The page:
There are a number of ways in which the World Bank could become more relevant to the middle-income countries while also integrating them into global efforts to meet the challenges of the commons, such as epidemics and global warming. But serious reform from within the bank seems unlikely for a host of reasons related to the structure of the institution itself as well as the political and financial context in which it operates.
The financial markets of today bear virtually no similarity to those of 1944. The IBRD was created to provide credit to its member countries, and in those days, that credit was often the only kind available to them. Those days are over. The whole concept of a lending institution with a big balance sheet tied up in long-term loans has been overtaken by securitization, in which loans are just the starting point for packaging together securities that can be sold and traded in the marketplace. Looking ahead ten years, the growth of the market for credit derivatives will most likely mean that credit to middle-income countries will be just another derivative financial instrument -- to be bought, sold, and managed in private portfolios.
In politics, as in finance, the bank is outdated. As many have noted, its executive board and its share structure are at odds with the distribution of power and influence in the global economy -- and they are becoming more so every year. Since the redistribution of shares is a zero-sum game, reform through internal bargaining is highly unlikely. Governments recognized this reality in the wake of the Asian financial crisis by creating a new "Group of 20" (G-20), made up of the finance ministers and central-bank heads of the systemically significant countries.
There are some potential changes that might garner widespread support, such as nonsovereign lending, new instruments for promoting private-sector involvement, or wholly new uses of bank capital for global-commons programs (for example, the vaccine initiative or research for environmentally friendly technology). But the IBRD's Articles of Agreement are intertwined with its financial structure to make each reform effort tortuous. The World Bank needs a way to start over, with a clean slate.
The hope is that in the long term, countries presently borrowing from the IBRD will graduate to a level of wealth that makes them ineligible for such support (as happened to Japan, Spain, and South Korea). At the same time, one hopes that IDA countries will move to IBRD income levels, and so the question of making the World Bank relevant to them will remain on the table.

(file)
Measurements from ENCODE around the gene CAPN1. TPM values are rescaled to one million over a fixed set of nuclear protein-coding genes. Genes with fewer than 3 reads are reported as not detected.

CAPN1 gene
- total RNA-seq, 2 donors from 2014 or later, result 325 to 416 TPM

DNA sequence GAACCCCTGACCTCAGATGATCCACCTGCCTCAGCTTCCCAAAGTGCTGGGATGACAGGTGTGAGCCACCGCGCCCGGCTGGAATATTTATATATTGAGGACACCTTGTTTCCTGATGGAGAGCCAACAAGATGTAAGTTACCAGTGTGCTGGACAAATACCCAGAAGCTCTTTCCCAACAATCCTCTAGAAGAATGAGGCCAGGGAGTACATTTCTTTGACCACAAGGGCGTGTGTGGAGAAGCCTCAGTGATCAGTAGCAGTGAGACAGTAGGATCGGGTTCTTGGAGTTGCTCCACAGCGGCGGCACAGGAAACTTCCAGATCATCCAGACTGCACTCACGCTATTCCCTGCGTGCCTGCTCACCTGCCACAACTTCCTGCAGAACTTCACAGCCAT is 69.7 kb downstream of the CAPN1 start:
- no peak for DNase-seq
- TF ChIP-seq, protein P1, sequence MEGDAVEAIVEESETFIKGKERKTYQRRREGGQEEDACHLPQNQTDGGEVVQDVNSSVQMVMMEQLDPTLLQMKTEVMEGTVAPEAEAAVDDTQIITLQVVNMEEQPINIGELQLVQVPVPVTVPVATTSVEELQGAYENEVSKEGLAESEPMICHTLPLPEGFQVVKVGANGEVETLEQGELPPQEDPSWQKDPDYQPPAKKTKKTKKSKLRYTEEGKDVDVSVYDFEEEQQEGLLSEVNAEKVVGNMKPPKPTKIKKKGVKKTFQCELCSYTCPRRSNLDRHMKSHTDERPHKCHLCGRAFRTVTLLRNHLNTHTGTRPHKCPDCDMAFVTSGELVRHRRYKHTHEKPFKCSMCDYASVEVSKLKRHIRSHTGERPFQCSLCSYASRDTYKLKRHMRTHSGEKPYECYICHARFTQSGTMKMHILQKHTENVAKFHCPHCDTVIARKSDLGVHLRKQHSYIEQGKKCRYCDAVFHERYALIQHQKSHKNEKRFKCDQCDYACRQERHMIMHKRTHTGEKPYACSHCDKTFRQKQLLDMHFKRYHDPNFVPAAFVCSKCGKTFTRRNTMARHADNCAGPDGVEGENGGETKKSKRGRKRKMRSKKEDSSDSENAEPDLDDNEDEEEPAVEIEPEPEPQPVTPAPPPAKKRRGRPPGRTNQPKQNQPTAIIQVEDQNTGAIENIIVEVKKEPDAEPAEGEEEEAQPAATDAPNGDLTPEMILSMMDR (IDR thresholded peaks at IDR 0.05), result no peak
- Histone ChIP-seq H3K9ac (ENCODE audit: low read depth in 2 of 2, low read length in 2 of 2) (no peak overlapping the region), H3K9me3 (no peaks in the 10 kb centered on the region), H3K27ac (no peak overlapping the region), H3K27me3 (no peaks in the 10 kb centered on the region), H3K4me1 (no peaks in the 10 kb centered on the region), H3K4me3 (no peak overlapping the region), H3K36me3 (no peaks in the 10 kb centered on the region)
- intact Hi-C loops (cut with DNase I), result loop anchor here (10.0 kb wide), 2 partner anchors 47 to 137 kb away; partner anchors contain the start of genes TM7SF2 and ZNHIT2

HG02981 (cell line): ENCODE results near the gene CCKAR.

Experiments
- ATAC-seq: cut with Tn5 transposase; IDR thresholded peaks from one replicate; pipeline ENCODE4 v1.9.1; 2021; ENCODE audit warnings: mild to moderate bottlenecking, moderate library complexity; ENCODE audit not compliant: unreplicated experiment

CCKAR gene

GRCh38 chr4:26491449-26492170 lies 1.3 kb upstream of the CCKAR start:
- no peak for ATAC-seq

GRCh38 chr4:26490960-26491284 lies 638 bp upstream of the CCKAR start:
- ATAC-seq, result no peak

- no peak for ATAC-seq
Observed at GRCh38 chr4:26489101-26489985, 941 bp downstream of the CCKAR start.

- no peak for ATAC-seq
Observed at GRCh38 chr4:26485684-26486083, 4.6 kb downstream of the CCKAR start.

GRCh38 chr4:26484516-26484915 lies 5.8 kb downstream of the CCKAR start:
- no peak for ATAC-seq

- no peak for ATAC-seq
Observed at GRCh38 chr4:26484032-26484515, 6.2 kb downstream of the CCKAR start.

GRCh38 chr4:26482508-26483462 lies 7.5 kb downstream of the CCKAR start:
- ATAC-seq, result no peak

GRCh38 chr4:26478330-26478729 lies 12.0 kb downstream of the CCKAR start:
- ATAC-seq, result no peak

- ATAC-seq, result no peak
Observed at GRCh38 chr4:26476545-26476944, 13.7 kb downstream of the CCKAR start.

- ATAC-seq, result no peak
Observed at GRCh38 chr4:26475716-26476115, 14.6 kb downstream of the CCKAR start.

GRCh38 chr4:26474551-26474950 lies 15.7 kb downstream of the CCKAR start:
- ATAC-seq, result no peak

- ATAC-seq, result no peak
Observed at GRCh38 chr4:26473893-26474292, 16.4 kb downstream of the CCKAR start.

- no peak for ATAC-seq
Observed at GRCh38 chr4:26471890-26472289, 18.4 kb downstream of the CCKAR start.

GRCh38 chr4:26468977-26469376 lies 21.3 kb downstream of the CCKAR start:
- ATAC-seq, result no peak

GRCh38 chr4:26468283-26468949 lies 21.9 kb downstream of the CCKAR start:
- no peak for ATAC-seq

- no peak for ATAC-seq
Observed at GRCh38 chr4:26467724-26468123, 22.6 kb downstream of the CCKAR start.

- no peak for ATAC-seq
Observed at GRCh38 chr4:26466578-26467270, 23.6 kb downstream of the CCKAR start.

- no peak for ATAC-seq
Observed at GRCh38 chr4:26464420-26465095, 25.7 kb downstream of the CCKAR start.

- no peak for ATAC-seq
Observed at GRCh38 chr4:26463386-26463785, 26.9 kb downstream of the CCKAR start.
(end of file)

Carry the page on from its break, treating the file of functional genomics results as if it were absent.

Any advocate of reform must be frank about the bureaucratic interests that currently want the IBRD to survive as long as possible. The IBRD has become a crucial source of financial support and clout for the development community. IBRD income helps sustain the World Bank's administrative budget of $2 billion and finances large off-budget transfers of money to IDA countries ($600 million in the last fiscal year alone). If the bank undergoes major change, the timeline for reform must permit an orderly reconfiguration of support for the ongoing work on poverty. If there is no provision for such a reconfiguration in the blueprint, there will be fierce bureaucratic resistance.
The G-20 should convene a group of eminent persons from outside of government, led by a distinguished former finance minister or head of government from a middle-income country, for the purpose of considering the ideal institution to meet the needs of middle-income countries, including as those needs relate to high-priority efforts in the global commons. The group would consider the option of stopping loans from the IBRD within 10 years. If the last 15-year loan were made 10 years from now, the IBRD would cease to exist in 25 years. In the meantime, as the IBRD's balance sheet shrank, increasing amounts of capital would become available for a new financial structure or for an endowment to produce income for grants. The IBRD's usable capital and reserves presently stand at more than $32 billion, with potential accretions from annual net income (which was $1.3 billion in the last fiscal year).